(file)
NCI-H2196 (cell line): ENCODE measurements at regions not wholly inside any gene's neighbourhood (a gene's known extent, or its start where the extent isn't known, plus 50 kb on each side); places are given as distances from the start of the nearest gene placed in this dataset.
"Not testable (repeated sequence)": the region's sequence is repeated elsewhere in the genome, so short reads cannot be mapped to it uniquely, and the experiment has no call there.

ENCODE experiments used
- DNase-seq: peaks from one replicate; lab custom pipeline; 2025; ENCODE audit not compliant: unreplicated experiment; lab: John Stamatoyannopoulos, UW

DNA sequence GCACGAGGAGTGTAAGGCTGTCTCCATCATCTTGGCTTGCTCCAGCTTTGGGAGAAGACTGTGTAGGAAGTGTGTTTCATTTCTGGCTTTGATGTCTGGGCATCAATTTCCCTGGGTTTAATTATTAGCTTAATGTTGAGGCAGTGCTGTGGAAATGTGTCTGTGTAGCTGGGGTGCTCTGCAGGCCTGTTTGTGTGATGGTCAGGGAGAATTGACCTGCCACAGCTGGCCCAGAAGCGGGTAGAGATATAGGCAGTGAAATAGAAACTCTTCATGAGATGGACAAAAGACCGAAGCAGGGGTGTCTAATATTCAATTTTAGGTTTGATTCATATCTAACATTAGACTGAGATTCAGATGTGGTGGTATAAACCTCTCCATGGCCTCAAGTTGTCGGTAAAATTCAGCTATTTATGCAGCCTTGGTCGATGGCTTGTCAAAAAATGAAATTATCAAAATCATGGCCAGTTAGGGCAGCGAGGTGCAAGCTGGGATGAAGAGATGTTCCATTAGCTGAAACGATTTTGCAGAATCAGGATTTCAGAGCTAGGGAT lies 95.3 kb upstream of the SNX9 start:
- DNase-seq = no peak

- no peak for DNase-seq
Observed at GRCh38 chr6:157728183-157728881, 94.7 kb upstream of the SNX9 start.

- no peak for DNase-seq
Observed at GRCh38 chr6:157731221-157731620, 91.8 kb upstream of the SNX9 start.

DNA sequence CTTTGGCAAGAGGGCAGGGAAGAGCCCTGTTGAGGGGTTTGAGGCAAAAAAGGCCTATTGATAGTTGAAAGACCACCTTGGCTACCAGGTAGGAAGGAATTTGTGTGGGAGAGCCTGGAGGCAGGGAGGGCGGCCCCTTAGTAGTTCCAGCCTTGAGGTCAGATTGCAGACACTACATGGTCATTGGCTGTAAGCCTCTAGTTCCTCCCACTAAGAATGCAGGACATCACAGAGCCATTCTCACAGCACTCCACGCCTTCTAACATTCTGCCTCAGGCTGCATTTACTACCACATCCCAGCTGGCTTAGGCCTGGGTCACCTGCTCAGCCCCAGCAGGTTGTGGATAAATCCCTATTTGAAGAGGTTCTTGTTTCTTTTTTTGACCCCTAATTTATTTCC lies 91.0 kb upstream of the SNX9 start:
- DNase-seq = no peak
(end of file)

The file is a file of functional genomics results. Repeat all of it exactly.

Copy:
NCI-H2196 (cell line): ENCODE measurements at regions not wholly inside any gene's neighbourhood (a gene's known extent, or its start where the extent isn't known, plus 50 kb on each side); places are given as distances from the start of the nearest gene placed in this dataset.
"Not testable (repeated sequence)": the region's sequence is repeated elsewhere in the genome, so short reads cannot be mapped to it uniquely, and the experiment has no call there.

ENCODE experiments used
- DNase-seq: peaks from one replicate; lab custom pipeline; 2025; ENCODE audit not compliant: unreplicated experiment; lab: John Stamatoyannopoulos, UW

DNA sequence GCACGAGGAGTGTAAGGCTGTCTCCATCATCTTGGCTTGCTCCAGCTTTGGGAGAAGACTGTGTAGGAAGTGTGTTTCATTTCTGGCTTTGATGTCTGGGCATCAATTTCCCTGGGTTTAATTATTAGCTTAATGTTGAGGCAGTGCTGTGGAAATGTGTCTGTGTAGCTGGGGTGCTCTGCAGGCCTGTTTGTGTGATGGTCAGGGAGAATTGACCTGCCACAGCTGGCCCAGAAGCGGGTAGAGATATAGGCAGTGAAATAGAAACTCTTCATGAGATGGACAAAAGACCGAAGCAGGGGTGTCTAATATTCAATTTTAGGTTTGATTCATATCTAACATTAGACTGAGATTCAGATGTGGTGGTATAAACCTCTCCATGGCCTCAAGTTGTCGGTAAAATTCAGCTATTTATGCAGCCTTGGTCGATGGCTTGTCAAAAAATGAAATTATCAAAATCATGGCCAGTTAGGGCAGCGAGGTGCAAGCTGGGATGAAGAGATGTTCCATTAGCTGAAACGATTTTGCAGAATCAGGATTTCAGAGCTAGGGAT lies 95.3 kb upstream of the SNX9 start:
- DNase-seq = no peak

- no peak for DNase-seq
Observed at GRCh38 chr6:157728183-157728881, 94.7 kb upstream of the SNX9 start.

- no peak for DNase-seq
Observed at GRCh38 chr6:157731221-157731620, 91.8 kb upstream of the SNX9 start.

DNA sequence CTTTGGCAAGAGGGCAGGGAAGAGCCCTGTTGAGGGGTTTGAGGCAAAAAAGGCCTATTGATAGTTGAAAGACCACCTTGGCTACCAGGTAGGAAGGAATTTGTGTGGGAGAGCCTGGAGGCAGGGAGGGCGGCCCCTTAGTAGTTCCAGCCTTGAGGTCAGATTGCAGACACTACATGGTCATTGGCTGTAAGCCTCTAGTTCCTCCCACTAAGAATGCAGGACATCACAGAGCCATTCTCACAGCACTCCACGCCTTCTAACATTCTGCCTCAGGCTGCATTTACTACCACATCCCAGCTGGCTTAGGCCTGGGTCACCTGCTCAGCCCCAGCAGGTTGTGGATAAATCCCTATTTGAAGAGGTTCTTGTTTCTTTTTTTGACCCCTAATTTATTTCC lies 91.0 kb upstream of the SNX9 start:
- DNase-seq = no peak